Solved

SQL 2008 Concat Variable Using Cursor Loop Error?

Posted on 2014-01-22
6
551 Views
Last Modified: 2014-01-23
I'm trying to build a string like so using the Cursor below: [Jim], [Bob], [Tom]

I receive the following error using Concat and SQL 2008:

   'Concat' is not a recognized built-in function name.

I'm calling the SP like so in a separate query window:
   Declare @Columns      varchar(255)
   Exec sp_MyTableTest 1469, @Columns OUTPUT
   Select @columns

   ---- Return ------
    NULL

ALTER PROCEDURE [dbo].[SP_MyTableTest]
(
	@Agency int,
	@Columns	varchar(255) OUT
)

AS

BEGIN

Declare @Name		varchar(30)

Set @MyCursor = Cursor For Select Code, Name, Price from tbl_Products 
        Open @MyCursor

	Fetch Next From @MyCursor
        Into @Name	

	While @@FETCH_STATUS = 0

		Begin
                         Set @Columns = Concat( ',[' + @Name + ']' ) // Error
 
                         Set @Columns +=  ',[' + @Name + ']'  // Always returns Null

                	Fetch Next From @MyCursor
                        Into @Name	
                End	

        Close @MyCursor
        Deallocate @MyCursor

Open in new window

0
Comment
Question by:WorknHardr
  • 4
  • 2
6 Comments
 
LVL 35

Expert Comment

by:Robert Schutt
ID: 39801995
It seems to me that you only have to initialize @Columns to an empty string first as NULL + string = NULL.
0
 
LVL 35

Expert Comment

by:Robert Schutt
ID: 39801997
PS: I'm getting an error on the cursor when I test your code but I ignored that as I have a feeling this is not the exact code you're using (Name <=> Column).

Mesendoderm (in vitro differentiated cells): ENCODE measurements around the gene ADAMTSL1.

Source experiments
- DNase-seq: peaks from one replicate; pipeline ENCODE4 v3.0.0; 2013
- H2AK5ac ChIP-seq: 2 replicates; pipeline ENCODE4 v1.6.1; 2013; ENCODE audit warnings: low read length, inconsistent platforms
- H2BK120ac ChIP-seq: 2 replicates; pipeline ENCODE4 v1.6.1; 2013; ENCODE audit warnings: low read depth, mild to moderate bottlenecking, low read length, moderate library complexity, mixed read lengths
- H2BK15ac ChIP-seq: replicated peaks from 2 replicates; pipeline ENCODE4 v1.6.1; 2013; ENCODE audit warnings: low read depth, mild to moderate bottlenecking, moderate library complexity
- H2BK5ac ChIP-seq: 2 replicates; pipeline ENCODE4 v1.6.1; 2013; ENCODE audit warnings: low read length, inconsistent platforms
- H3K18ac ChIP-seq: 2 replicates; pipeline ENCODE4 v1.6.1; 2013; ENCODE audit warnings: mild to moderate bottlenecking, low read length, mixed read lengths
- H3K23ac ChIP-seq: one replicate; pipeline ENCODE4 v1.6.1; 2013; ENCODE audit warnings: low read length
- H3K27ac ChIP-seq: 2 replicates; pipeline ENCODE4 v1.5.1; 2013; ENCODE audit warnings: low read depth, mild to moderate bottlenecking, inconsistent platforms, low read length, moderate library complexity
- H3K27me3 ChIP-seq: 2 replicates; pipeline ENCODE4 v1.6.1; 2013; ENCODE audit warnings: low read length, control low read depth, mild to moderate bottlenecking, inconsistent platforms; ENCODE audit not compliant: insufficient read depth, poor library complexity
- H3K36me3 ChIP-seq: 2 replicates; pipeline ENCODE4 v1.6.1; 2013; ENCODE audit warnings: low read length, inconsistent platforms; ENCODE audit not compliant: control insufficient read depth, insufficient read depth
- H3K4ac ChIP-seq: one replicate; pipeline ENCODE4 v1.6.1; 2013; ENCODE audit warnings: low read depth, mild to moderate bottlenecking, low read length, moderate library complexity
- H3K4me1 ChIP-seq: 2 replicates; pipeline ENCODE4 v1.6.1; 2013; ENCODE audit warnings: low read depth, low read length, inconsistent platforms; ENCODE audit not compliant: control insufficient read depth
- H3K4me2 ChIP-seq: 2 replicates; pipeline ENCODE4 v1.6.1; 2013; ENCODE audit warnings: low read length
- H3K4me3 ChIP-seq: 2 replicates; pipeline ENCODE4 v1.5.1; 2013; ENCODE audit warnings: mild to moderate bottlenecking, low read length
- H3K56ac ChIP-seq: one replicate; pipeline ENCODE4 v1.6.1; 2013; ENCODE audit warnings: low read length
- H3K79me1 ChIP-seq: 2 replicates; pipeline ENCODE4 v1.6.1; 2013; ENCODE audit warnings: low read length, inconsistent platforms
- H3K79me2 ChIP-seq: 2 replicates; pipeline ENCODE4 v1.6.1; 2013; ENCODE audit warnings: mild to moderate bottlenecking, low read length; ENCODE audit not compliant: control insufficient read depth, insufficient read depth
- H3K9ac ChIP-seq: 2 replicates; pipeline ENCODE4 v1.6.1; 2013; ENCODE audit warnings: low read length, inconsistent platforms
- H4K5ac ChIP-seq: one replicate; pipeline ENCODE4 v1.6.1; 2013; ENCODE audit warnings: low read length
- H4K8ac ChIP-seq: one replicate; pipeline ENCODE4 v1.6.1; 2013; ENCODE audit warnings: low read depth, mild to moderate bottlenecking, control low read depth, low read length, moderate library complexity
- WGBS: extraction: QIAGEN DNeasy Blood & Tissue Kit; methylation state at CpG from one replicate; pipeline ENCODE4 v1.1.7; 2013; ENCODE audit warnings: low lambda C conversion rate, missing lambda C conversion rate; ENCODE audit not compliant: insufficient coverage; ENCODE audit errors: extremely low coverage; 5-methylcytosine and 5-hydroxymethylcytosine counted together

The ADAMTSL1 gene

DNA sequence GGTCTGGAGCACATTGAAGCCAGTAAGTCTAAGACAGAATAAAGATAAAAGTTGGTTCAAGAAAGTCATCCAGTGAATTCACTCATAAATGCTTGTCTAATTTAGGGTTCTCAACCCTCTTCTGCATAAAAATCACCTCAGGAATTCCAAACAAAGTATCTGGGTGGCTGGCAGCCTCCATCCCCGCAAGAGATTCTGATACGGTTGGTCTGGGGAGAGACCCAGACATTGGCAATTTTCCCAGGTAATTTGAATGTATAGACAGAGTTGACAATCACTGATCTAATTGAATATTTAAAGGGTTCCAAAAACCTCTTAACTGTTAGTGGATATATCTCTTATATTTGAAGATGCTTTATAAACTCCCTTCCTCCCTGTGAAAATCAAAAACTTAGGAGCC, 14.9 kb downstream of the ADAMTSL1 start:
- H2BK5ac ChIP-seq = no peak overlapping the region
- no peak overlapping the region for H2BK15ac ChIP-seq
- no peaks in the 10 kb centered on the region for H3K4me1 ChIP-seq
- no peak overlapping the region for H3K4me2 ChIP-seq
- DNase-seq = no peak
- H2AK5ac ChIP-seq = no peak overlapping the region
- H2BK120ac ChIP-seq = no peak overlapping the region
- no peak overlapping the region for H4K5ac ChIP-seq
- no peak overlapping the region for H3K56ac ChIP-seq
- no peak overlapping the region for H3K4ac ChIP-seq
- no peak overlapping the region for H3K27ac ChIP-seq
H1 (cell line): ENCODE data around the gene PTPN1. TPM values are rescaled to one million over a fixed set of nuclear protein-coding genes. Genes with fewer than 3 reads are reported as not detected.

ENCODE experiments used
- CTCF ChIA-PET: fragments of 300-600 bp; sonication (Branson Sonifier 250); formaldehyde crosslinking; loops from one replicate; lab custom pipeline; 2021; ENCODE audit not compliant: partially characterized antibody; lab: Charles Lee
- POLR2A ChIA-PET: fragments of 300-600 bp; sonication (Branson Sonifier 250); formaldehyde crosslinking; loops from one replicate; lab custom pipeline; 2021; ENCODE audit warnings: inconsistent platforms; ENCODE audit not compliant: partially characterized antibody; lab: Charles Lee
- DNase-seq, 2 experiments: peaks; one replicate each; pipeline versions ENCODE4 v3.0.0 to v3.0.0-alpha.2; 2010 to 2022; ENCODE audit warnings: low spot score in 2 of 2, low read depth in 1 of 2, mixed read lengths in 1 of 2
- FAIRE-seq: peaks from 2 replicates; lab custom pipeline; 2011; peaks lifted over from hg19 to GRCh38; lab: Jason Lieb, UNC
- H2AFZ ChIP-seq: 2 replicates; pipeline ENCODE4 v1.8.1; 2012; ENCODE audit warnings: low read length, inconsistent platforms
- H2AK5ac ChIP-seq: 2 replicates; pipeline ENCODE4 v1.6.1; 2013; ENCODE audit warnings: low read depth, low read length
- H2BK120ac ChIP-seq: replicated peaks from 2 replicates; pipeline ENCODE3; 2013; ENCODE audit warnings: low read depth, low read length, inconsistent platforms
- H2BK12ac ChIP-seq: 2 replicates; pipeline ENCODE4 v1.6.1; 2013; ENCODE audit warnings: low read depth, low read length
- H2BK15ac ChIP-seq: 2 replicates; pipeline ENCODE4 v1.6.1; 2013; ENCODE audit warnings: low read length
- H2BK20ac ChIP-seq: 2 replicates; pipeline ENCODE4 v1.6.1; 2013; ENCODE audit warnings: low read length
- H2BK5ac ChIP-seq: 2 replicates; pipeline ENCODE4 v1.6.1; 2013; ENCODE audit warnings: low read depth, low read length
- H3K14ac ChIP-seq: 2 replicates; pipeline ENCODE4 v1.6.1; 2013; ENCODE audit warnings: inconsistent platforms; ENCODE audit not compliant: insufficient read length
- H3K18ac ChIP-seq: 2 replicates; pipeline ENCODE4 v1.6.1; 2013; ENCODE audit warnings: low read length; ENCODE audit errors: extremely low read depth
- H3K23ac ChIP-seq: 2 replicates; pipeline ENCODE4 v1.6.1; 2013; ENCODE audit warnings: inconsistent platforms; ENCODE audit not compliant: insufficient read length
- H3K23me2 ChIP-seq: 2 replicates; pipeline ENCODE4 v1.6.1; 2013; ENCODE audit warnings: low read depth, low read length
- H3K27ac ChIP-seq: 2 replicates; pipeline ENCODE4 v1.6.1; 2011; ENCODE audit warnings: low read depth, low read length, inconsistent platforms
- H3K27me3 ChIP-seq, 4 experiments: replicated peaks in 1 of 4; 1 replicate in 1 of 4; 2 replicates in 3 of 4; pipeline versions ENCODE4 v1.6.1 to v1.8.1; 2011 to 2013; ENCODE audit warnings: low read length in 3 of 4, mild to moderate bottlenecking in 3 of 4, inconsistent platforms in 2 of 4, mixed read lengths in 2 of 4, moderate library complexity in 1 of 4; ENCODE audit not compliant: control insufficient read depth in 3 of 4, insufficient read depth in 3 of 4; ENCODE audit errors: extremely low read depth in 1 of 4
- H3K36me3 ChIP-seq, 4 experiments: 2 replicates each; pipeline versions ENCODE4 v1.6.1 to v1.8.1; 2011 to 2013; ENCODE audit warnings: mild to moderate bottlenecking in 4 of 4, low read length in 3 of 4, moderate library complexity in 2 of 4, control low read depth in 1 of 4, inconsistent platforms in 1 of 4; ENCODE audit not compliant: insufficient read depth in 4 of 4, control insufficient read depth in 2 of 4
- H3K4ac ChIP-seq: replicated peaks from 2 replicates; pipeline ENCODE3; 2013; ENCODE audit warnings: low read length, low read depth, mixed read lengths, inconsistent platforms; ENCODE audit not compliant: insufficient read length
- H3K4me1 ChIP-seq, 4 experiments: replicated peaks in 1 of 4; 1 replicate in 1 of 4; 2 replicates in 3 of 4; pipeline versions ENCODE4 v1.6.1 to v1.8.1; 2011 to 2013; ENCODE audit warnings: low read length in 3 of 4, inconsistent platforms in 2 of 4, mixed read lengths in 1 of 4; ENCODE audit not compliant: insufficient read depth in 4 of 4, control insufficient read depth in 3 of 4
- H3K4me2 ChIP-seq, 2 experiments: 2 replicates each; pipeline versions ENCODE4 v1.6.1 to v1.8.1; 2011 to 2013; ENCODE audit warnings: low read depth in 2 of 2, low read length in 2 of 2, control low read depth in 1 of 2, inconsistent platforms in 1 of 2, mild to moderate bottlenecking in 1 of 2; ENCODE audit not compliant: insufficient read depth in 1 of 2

0
 
LVL 35

Accepted Solution

by:
Robert Schutt earned 400 total points
ID: 39802000
PS2: I didn't test CLR version, only
Set @Columns = @Columns + ',[' + @Name + ']'

Open in new window

0
Best Practices: Disaster Recovery Testing

Besides backup, any IT division should have a disaster recovery plan. You will find a few tips below relating to the development of such a plan and to what issues one should pay special attention in the course of backup planning.

 

Author Comment

by:WorknHardr
ID: 39803577
yea, always null:

   Set @Columns = @Columns + ',[' + @Name + ']'
0
 
LVL 35

Assisted Solution

by:Robert Schutt
Robert Schutt earned 400 total points
ID: 39803589
Ok, so have you added an init?

just add a line below "declare @Name" for example:
Set @Columns = ''

Open in new window

0
 

Author Closing Comment

by:WorknHardr
ID: 39803811
That worked! thx

Declare @Name      varchar(30)
Set @Columns = ''

Set @Columns = @Columns + ',[' + @Name + ']'
0

Featured Post

U.S. Department of Agriculture and Acronis Access

With the new era of mobile computing, smartphones and tablets, wireless communications and cloud services, the USDA sought to take advantage of a mobilized workforce and the blurring lines between personal and corporate computing resources.

Question has a verified solution.

If you are experiencing a similar issue, please ask a related question

Suggested Solutions

Title # Comments Views Activity
Tsql query 6 22
Microsoft Access Write errors seem to be caused by bit fields 4 36
SQL Query assistance 16 26
SQL Count issue 24 16
When you hear the word proxy, you may become apprehensive. This article will help you to understand Proxy and when it is useful. Let's talk Proxy for SQL Server. (Not in terms of Internet access.) Typically, you'll run into this type of problem w…
This article explains how to reset the password of the sa account on a Microsoft SQL Server.  The steps in this article work in SQL 2005, 2008, 2008 R2, 2012, 2014 and 2016.
Viewers will learn how to use the INSERT statement to insert data into their tables. It will also introduce the NULL statement, to show them what happens when no value is giving for any given column.
Viewers will learn how to use the SELECT statement in SQL to return specific rows and columns, with various degrees of sorting and limits in place.

777 members asked questions and received personalized solutions in the past 7 days.

Join the community of 500,000 technology professionals and ask your questions.

Join & Ask a Question